In the yard during a shunt release, basking in the sun...
In the platform at Wallingford with the Santa Special headboard...
Below is the 9-minutes or so of film I took to document the visit somewhat. Enjoy...

All in all, it was a very good day. Trains seemed good for passenger numbers and "Sir Gomer" performed well. It was also a very pleasant railway to visit. At 4pm, I departed for home and got back at just before 6pm. A nice gentle drive up the M40 but you knew when you had done it! Ahh well, all worth it to see "Gomer" doing us proud and earning us some money on another railway. The locomotive will return to Shackerstone after doing its last 2 steamings at Cholsey next weekend. She will be back, winterised and shedded in time to spend Christmas day with 3803 at home. Fantastic! A very pleasant day indeed. Thanks for reading folks. Sam.

Saturday, 3 December 2011

Going It Alone on 3803...Firing Exam No1...

Hi everybody! Today, during the first of my December posts of 2011, I was rostered on GWR No3803 at Shackerstone for more festive 'Santa Specials'. Unusually, today I had no rostered 'Passed Fireman'. Regular readers will know that I have been a trainee fireman at the Battlefield Line since January 2008, and have worked on and fired many different locomotives during my training. However, following a recent 'Trial Exam' on the 38xx a few weeks ago, today was my first REAL exam. Therefore, it was all up to me. Naturally, my driver was the railway's driving/firing assessor: Mr Brittain. I will admit, I was a little nervous on the run up to today but, as they say, you just need to 'be yourself and get on with it'...so I did. Myself & John met at the railway gates at 6am sharp, already aware that 3803 had been in steam over the two previous days undergoing steam tests. (She had a mudlid repair job carried out by the Buckfastleigh team mid-week). With the gates locked behind us, we drove up the 1/4 mile drive to the railway station before leaving our cars and continuing (kit in hand) on foot. Soon enough, having not tripped or suffered injury on our pitch-black hike, we made it into the Loco Works where a very warm 3803 stood alone - "Sir Gomer" having left for Cholsey last Tuesday.

Up onto the footplate I went, and looked in the firebox. What a sight! 3/4 of the grate back from the front was completely clear, whilst around the firehole door lay a strong mound of burning coal! The water gauge glass showed 3/4s full and the pressure gauge told of a healthy 80psi. What more could you want? I will admit, myself and John were gleeful as we cast the pile of wood back off the engine and onto the floor! All I had to do was make the necessary checks and then spread the crackling mound across the back half of the grate as much as possible. More coal was then added, as well as putting a bed 1-lump thick across the rest of the grate. It was then time for a cuppa' before oiling began. Later on, with 140psi on the clock, we moved noisily but gracefully out of the shed and began cleaning. Between the two of us, though we were rushing, we managed to get the 38' looking very presentable and even gave her some festive decorations...including a her own Santa Hat! At 10am, having washed up and changed, we steamed out of Shack on the first train. 3803 steamed beautifully with a thin fire and steam heat on at 40psi. The pressure gauge read between 225 & 200psi throughout the run with a strong water level being maintained. I was very pleased. Mind you, 3803 is a very economical machine. I have used a useful diagram from Steam Launch.Net to demonstrate...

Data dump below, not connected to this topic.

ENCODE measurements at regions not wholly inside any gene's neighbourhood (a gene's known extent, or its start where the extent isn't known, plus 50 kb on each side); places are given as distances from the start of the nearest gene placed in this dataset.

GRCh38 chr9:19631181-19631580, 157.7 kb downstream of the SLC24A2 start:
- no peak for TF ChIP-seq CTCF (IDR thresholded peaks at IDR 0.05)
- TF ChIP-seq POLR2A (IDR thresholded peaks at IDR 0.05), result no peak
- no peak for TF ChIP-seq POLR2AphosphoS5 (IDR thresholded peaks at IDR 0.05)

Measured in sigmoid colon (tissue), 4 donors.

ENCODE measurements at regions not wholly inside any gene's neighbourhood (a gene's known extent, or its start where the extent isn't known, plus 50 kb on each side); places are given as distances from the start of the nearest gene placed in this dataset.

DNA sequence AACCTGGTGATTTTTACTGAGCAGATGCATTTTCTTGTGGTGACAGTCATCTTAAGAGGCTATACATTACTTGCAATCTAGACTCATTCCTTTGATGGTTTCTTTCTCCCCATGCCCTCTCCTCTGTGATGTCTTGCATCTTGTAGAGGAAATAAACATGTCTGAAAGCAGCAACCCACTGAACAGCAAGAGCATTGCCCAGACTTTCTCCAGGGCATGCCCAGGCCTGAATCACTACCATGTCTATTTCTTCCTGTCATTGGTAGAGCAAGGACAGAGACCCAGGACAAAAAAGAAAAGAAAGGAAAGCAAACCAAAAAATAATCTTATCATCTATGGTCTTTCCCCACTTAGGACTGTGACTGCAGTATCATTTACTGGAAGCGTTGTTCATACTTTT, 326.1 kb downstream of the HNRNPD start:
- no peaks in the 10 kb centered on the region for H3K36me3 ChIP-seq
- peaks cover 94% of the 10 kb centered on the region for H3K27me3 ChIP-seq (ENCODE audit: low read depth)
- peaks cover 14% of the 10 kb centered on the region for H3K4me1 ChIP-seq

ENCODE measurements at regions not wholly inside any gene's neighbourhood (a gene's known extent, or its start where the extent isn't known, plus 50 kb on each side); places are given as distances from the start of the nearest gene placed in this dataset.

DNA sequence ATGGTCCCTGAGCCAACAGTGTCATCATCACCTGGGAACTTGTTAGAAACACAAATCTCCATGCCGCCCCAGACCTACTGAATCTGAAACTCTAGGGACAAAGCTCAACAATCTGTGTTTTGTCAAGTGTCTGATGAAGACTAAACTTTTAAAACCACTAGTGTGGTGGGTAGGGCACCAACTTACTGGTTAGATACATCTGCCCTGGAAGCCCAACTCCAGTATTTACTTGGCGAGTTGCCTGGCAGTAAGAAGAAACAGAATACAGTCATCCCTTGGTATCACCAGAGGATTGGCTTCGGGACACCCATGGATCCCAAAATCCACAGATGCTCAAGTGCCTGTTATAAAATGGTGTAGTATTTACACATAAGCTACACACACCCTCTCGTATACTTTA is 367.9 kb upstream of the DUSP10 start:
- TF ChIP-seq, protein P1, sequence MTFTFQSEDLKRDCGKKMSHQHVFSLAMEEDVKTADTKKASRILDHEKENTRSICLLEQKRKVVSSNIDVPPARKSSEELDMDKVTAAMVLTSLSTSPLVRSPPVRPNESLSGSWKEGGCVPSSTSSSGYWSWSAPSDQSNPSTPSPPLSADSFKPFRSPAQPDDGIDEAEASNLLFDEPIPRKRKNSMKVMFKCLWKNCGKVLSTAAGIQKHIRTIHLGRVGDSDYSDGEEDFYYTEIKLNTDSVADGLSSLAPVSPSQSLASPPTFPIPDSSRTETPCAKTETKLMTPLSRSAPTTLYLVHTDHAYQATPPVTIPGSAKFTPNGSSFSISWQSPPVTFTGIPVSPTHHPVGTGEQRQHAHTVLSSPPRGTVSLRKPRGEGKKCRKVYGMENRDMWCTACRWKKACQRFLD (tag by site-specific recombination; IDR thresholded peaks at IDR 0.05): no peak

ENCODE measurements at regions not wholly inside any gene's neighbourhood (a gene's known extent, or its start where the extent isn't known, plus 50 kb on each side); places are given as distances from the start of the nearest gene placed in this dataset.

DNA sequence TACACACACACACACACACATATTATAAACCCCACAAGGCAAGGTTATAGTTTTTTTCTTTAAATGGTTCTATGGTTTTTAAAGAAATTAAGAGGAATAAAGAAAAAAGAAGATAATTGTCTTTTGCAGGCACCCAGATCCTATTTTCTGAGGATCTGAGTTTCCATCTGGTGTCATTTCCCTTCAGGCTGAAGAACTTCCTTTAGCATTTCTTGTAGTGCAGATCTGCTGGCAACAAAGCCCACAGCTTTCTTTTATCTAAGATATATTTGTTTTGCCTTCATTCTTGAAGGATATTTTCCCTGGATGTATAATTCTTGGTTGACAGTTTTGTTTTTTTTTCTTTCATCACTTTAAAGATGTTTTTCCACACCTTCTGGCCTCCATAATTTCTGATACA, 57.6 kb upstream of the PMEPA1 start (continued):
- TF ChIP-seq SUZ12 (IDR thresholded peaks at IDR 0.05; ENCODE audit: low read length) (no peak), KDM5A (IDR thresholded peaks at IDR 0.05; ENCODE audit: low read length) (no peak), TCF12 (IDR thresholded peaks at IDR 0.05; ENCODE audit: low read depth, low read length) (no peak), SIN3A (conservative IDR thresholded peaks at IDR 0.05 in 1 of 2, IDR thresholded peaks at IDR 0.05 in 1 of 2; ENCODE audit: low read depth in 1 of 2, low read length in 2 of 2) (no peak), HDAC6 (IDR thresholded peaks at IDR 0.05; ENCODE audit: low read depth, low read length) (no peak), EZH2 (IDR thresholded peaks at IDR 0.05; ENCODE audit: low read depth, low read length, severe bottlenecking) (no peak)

So, the diagram demonstrates a simplistic overview of a Superheated boiler. The fire grate can be clearly seen, as can the various flues (large & small). The heat from the fire of course travels along the flues and heats the water in the barrel. The hot gases then escape up the chimney. Combustion in the fire can be controlled, not only by firing effectively but also by changing the levels of air that enter the fire, both from above and from below. Primary air enters through the Damper doors in the ashpan, whilst Secondary Air enters through the firehole door. Bad smoke is often a result of bad combustion or bad firing and this can be slightly improved when in the 'shut off' position by cracking the firehole doors slightly. The smoke will thin due to the added air and combustion will slightly improve. One may even notice a pressure increase. Eventually, you will find a happy medium. However, the main thing to remember is that the fire, particularly on this engine, needs to be kept relatively thin. She does appreciate a strong back end occasionally but the main thing to do is to keep the centre section of the grate where the slope begins covered. Any overfiring will often result in clinker and lowering of pressure, whilst underfiring will soon drastically reduce the steam in the boiler! For example, a whole in the fire does no good at all and must be filled asap. With superheating, the loco uses the steam once it has been reheated in the superheater. Saturated (wet/normal) steam leaves the boiler and is taken into the superheater elements, held within the larger boiler flues. This reheats/dries the steam making it more economical, especially when the driver notches up and uses the regulator correctly. With John at the helm, I needed very little coal. In fact, 'just enough' was often the key to success. Anyway, back to us. After a steady run to Market Bosworth, we were held for 8 minutes whilst Santa saw more children...